A moment later, Jane came out the front door to join me. Playfully, she crawled head first down the four front steps, brushing past my left knee and foot as she clambered by. Reaching the ground, she jumped to her feet and ran over to her little red wagon, turned and exclaimed, ‘I fed ducks, Daddy!’ We chatted for a few moments, whereupon, I stood, stretched and walked back into the warmth of the house. Jane skipped down our stepping stone walkway singing to herself… and another beautiful summer’s morning had began.
Donna and Jane visit her father’s family in Indiana
In early August, Donna’s father, Don drove from his home in California, to visit with relatives in Freelandville, Indiana. He had intentions of bringing his elderly father, Paul, up to visit with us, but Paul was feeling poorly and wasn’t up to traveling. Since Paul couldn’t come up here, Don asked if we could fly down to visit with them in Freelandville, he offered to pay the air fare. I wasn’t interested in going, but thought it would be a good opportunity for Donna and Jane to visit with her side side of the family.
Donna made plans at True Value Hardware, to take a few days off. Don sent the girls their airplane tickets and $200 dollars for any extra expenses they might incur.
At 4:40 AM on Saturday, August 22, we said our ‘Good byes’ in front of the garage, then Donna and Jane drove off down the driveway thus beginning their trip.
About three hours after leaving home, their flight, aboard a TWA passenger jet left Minneapolis International Airport enroute to St. Louis. This was Jane’s first time off the ground in an airplane. Donna later reported that Jane was wide eyed with wonder at the sight of all the familiar types of things she knew, as seen from above.
Don picked the girls up in St. Louis at 9:00 AM and drove them back to his father’s farm near Freelandville. Don had his recreational vehicle set up on his father’s farm and was living in it while visiting.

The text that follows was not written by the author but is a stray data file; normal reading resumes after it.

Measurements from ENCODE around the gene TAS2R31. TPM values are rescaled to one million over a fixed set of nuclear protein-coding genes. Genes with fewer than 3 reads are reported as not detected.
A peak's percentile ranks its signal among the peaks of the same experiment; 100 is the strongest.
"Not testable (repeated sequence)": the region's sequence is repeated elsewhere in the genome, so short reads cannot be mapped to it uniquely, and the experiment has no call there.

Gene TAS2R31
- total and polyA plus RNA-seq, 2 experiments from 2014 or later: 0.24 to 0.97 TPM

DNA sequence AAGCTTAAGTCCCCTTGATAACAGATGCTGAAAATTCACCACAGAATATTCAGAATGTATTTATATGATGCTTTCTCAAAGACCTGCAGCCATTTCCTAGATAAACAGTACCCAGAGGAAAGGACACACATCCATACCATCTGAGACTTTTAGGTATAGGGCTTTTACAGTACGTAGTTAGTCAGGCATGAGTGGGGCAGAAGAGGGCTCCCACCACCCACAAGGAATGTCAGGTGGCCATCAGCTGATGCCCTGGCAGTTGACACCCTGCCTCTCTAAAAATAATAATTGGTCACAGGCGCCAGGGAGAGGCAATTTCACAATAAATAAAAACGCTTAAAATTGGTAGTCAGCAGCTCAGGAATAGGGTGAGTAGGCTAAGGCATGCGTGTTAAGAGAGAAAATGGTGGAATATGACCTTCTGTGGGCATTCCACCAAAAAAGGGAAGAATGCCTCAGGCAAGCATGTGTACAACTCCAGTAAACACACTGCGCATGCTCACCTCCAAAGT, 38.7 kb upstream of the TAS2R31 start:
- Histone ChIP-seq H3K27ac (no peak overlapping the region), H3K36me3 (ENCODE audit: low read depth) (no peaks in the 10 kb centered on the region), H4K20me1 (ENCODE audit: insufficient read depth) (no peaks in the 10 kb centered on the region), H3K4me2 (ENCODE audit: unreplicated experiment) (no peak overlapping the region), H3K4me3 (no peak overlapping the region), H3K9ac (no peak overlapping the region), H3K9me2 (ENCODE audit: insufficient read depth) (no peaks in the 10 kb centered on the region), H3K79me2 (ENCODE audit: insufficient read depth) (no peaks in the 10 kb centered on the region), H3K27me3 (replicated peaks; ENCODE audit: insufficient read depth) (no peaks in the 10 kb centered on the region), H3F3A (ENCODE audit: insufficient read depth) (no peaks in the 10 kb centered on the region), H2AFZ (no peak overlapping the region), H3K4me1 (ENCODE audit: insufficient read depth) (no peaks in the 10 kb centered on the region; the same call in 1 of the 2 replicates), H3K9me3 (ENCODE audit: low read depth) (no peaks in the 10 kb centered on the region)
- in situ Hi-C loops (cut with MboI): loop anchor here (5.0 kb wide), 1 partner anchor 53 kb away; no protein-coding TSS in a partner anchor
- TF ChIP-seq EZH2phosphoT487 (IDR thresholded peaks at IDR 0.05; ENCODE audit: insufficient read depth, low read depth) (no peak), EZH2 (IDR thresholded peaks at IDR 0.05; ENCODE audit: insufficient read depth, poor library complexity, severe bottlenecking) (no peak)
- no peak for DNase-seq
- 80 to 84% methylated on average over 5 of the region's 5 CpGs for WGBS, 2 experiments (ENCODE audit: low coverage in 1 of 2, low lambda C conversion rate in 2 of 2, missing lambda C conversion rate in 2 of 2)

[1987 photograph: Twin Cities International Airport, Jane looks out the terminal window as a 747 passenger jet is loading for flight.]
Meanwhile at home, I continued with my chores and pursuing my interests as normal, but felt an emptiness, like a great vacancy and disturbing quietness had descended through the house and across the yard.
One day while visiting in Indiana, Donna and Jane attended a dinner party of about fifty relatives. Don had rented a hall and brought ham for all, the other families brought pot luck dishes, vegetables, etc. The day was spent with every one looking at photograph albums, talking, telling family stories, etc. Jane played with her many cousins.
A poem I wrote on August 25th:
‘In the Summertime, the faces of their children grew up from the soil,
Their smiles echoed the faces of the ripened crops come before.
Creating small pockets of heightened order from captured energy and entrophied matter,
these they handed out with broken limbs, past Winterfall.
And, in the Spring…
Their faces were of children grown from the soil whence they came,
Their smiles mirroring faces of children gone before.
Their many are one, their one are many.’
It goes on until the end.
Don visits in his Recreational Vehicle
About two weeks after Donna and Jane returned from their visit with family in Freelandville, Indiana, Don drove up to Minnesota to spend the period of September 10 – September 28 visiting with us.
Six days after arriving, Don suggested we all go camping or on a few day mini-vacation. I telephoned Donna at True Value Hardware and told her vacation plans were in the offing and that she should start making plans at work to get a few days off. Don and I spent about four hours that afternoon planning a nine hundred twenty nine mile trip.
[Photo at right: This image from the Internet shows the same Dodge Sportsman model Don had, but different exterior paint colors.]
Description of the RV